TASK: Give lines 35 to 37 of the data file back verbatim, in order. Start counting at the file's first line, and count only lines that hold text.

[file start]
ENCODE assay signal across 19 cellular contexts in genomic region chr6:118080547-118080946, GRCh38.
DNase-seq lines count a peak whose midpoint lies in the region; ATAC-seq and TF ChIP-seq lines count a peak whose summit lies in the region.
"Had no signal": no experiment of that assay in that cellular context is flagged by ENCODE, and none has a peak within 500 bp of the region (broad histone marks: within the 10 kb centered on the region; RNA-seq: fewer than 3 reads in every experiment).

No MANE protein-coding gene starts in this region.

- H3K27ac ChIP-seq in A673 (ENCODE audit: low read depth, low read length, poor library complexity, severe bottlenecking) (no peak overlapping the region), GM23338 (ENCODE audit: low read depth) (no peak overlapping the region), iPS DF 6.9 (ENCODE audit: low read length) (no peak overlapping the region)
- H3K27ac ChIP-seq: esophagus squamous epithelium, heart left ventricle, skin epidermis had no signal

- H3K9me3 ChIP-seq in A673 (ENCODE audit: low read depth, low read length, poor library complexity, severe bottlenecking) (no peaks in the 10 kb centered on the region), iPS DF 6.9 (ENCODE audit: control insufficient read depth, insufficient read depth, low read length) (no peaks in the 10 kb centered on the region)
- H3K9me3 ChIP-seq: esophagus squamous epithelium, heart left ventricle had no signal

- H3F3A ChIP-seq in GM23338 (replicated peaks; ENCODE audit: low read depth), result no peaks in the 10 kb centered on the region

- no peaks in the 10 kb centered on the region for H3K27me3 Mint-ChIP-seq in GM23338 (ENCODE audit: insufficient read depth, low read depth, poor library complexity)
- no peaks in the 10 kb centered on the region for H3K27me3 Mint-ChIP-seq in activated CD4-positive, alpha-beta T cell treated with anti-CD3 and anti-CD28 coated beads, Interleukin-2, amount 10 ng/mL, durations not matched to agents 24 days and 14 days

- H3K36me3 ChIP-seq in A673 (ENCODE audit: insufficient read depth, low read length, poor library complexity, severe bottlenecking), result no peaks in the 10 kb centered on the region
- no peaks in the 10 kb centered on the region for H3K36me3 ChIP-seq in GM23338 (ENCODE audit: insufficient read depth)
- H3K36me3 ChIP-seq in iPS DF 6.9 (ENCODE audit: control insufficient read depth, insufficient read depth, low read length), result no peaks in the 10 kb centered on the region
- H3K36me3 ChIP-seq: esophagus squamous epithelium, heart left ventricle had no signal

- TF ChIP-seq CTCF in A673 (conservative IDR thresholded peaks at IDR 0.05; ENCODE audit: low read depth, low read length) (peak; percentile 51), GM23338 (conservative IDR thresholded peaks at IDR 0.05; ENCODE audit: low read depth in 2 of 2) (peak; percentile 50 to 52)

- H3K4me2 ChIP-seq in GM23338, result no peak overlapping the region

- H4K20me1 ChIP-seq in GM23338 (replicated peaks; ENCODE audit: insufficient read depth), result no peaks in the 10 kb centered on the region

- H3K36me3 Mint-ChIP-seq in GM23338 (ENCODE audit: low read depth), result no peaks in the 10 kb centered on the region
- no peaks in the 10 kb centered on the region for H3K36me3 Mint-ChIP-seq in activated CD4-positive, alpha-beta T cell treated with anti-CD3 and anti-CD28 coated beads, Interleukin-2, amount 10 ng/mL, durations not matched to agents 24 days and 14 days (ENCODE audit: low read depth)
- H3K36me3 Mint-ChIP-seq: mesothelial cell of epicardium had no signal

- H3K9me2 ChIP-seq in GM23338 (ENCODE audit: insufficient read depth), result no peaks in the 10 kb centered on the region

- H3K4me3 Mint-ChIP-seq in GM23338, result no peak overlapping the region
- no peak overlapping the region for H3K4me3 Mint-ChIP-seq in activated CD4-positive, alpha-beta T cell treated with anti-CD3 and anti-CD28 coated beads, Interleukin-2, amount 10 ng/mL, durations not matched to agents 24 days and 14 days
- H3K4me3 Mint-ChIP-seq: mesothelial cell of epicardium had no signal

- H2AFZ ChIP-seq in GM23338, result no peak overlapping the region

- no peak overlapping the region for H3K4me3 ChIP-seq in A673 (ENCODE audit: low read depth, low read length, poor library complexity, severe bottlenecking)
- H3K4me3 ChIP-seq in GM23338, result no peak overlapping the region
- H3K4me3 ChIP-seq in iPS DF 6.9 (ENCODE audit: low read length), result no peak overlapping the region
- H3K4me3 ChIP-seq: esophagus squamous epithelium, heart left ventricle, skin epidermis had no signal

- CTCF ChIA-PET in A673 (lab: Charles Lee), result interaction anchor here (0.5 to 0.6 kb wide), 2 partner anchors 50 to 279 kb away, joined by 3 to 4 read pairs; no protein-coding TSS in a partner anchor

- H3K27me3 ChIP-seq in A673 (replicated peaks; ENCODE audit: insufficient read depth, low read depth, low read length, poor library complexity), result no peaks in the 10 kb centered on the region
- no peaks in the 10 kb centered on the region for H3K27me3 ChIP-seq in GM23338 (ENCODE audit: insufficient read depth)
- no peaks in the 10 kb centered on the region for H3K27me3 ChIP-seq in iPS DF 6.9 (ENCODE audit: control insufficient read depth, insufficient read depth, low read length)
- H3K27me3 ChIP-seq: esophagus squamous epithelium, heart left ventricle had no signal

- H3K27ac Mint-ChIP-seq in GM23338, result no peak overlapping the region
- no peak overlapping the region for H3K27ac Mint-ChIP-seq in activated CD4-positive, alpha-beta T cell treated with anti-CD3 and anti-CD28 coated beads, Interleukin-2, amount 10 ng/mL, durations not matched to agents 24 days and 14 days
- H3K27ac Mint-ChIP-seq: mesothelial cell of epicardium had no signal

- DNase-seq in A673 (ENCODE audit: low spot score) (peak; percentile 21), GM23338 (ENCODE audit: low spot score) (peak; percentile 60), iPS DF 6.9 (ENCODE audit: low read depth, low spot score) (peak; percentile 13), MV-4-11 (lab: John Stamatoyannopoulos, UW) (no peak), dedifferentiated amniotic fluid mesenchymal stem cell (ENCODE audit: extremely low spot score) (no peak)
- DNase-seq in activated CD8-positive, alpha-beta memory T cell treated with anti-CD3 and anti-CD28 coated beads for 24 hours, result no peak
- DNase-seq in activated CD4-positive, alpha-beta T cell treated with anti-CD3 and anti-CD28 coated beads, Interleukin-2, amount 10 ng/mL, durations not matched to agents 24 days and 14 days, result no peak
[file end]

- H3K27me3 ChIP-seq: esophagus squamous epithelium, heart left ventricle had no signal

- H3K27ac Mint-ChIP-seq in GM23338, result no peak overlapping the region
- no peak overlapping the region for H3K27ac Mint-ChIP-seq in activated CD4-positive, alpha-beta T cell treated with anti-CD3 and anti-CD28 coated beads, Interleukin-2, amount 10 ng/mL, durations not matched to agents 24 days and 14 days